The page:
Over the coming 14 months the final 10 places for Finns on the starting line at the Tokyo 2020 Olympics will be determined. With the exception of the African continental qualifier, the full qualification system for the Tokyo 2020 Olympic Games has been published by World Sailing.
The Finn class will have 19 places in Tokyo. Eight places (40%) were awarded in 2018 and seven events over the next 14 months will decide the remaining 10. The qualification events will run from the European Championship in Athens, in May 2019, through to the Genoa world cup event in April 2020.
Four places are initially available in Athens, after which one place is available at each of the various Continental Qualifiers, plus an automatic place for Japan, the host nation. Only the venue for the African qualifier has to be announced - it is still being discussed whether this will be in South Africa or at the Genoa world cup event. The objective is to make it possible for the maximum number of sailors from African nations to be able to take part.
Normally the second qualifier would have been the 2019 World Championship, but because this is in Melbourne at the end of the year, the class requested that the Europeans in Athens was used to maximise the number of sailors able to take part and to reduce costs for many nations.
Table 1: The schedule of events to qualify the remaining places for Tokyo 2020
Who is trying to qualify?
The class has the largest field of nations trying to qualify than ever before, particularly among the European nations, where the competition will be brutal with a maximum of five places possible for at least 22 sailors that have so far taken part in the qualifiers. A total of 41 nations took part in the 2018 World Championship, and several more are expected to join the fray in 2019.
For the 22 European nations vying for a place, there are initially up to a possible four places available in Athens and one in Genoa. The four places in Athens are of course open to any nation - the only guaranteed European place is at the final Continental qualifier in Genoa in 2020.
Also, if there are no qualifying nations taking part in a Continental qualifier, those places fall back to Athens, though this is only really likely at the Oceania qualifier if AUS qualifies in Athens.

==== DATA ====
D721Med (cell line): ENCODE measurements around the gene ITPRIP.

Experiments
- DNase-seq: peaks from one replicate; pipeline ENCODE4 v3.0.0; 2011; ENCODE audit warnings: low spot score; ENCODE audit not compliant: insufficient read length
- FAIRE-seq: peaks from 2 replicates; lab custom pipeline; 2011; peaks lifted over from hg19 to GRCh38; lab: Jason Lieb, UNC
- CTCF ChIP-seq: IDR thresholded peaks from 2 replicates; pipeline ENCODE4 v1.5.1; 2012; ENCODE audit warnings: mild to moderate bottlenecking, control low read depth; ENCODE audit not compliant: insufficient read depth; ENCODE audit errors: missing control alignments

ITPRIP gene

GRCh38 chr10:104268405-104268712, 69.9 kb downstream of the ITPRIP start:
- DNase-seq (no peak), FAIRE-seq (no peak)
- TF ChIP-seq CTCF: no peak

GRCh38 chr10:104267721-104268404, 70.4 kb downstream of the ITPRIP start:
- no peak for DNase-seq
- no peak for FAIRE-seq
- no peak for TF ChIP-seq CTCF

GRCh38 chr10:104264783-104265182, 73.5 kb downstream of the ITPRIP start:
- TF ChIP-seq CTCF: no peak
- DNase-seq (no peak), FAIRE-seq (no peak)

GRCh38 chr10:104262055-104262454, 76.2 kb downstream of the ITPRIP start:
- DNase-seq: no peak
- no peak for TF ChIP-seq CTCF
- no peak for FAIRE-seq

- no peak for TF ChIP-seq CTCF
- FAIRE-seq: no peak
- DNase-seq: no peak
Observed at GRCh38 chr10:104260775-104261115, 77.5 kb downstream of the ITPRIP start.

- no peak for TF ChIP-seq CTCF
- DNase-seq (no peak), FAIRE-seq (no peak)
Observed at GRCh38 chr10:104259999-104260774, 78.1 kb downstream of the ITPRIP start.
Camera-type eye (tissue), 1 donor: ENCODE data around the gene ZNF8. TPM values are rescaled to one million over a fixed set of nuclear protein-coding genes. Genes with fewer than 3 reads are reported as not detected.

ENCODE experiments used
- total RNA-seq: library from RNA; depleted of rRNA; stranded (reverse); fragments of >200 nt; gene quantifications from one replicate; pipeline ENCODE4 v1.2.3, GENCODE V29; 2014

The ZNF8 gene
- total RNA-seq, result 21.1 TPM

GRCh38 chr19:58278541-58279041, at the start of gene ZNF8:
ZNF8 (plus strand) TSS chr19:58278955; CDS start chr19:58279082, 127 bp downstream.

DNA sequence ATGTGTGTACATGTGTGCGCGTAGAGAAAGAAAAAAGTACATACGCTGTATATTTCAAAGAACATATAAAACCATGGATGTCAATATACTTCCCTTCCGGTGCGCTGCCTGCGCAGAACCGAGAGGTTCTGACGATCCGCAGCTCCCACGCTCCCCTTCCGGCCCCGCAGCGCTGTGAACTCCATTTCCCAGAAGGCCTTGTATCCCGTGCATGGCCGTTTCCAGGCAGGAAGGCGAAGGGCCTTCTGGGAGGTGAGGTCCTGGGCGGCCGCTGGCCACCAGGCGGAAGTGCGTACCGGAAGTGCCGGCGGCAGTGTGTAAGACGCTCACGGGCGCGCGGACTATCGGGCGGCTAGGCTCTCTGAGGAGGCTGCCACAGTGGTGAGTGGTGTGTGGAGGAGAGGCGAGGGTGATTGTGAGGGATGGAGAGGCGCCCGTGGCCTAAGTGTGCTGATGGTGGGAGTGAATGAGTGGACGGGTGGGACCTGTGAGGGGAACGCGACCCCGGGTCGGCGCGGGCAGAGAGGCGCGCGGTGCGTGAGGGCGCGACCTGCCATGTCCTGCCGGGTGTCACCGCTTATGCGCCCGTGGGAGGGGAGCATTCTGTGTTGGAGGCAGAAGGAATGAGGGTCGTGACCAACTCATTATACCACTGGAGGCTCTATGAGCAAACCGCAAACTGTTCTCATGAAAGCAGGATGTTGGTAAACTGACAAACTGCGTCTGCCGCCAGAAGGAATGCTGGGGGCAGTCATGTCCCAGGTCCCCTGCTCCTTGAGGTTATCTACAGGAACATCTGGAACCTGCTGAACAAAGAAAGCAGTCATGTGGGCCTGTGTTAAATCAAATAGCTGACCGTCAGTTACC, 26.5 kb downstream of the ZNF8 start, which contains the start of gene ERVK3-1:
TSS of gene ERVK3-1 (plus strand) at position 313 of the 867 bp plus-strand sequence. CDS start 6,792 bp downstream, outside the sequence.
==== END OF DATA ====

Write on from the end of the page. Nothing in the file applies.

To make better sense of the numbers, the yellow part of the table below shows all the nations currently in the running and their opportunities to qualify. In the absence of other countries trying to qualify, and all countries sending anyone who does qualify, 10 of these nations will qualify for Tokyo.
Table 2: Nations that have not yet qualified and their opportunities to qualify
The situation is quite complex and there are many scenarios we could examine:
• There are three North Americans in the running and if, as would be expected, USA qualifies in Athens, then the Miami continental in 2020 will be a run off between BER and CUB.
• Likewise for the South American place, if BRA qualifies in Athens then CHI and VEN will fight for the continental place.
• If AUS qualifies in Athens, then the chances are there would be no Oceania Continental qualifier, so one more place would be allocated to the next nation in Athens. This is what happened during the Rio 2016 qualification process and could give the Europeans another chance for Tokyo. The Oceania Continental will be at the 2019 Finn Gold Cup in Melbourne, seven months after Athens, so in this scenario, whoever is next in line after Athens will have a long nervous wait to see if any other Oceania nations stick their neck out and try to qualify.
• In a worst-case scenario for the Europeans if USA, BRA and AUS qualify in Athens (and that is far from unlikely), then the number of potential places left available for Europeans drops to two – one in Athens and one in Genoa. That scenario could leave a lot of very good European sailors sidelined for Tokyo.
• For the Asian place, CHN, HKG, IRI, and possibly IND, are in the running, and this is expected to be decided at the continental qualifier in Japan.
• Likewise for Africa, the continental place is expected to be decided between RSA and NAM, but there is the possibility of several other nations joining, though the venue, event, or dates are undecided as yet.
The continental qualification system, while providing guaranteed opportunities to sailors from all continents to take part, does stack the odds against the more numerous European sailors. In addition, because of the low numbers of places available in Tokyo – the lowest ever for the Finn class at the Olympics at just 19 – it also could leave many top sailors watching rather than taking part. There are quite likely to be some significant omissions from the starting line in Tokyo, while sailors from the bottom quarter of the rankings may be able to compete because of their geographic origins.
However, whatever happens on the water, we are assured of a gladiatorial fight to the end for the few spots that are available. The competition will certainly be intense and exciting. And it all begins at the home of the Olympics, in Athens in just over three months time when the 2019 Finn Open European Championship gets underway.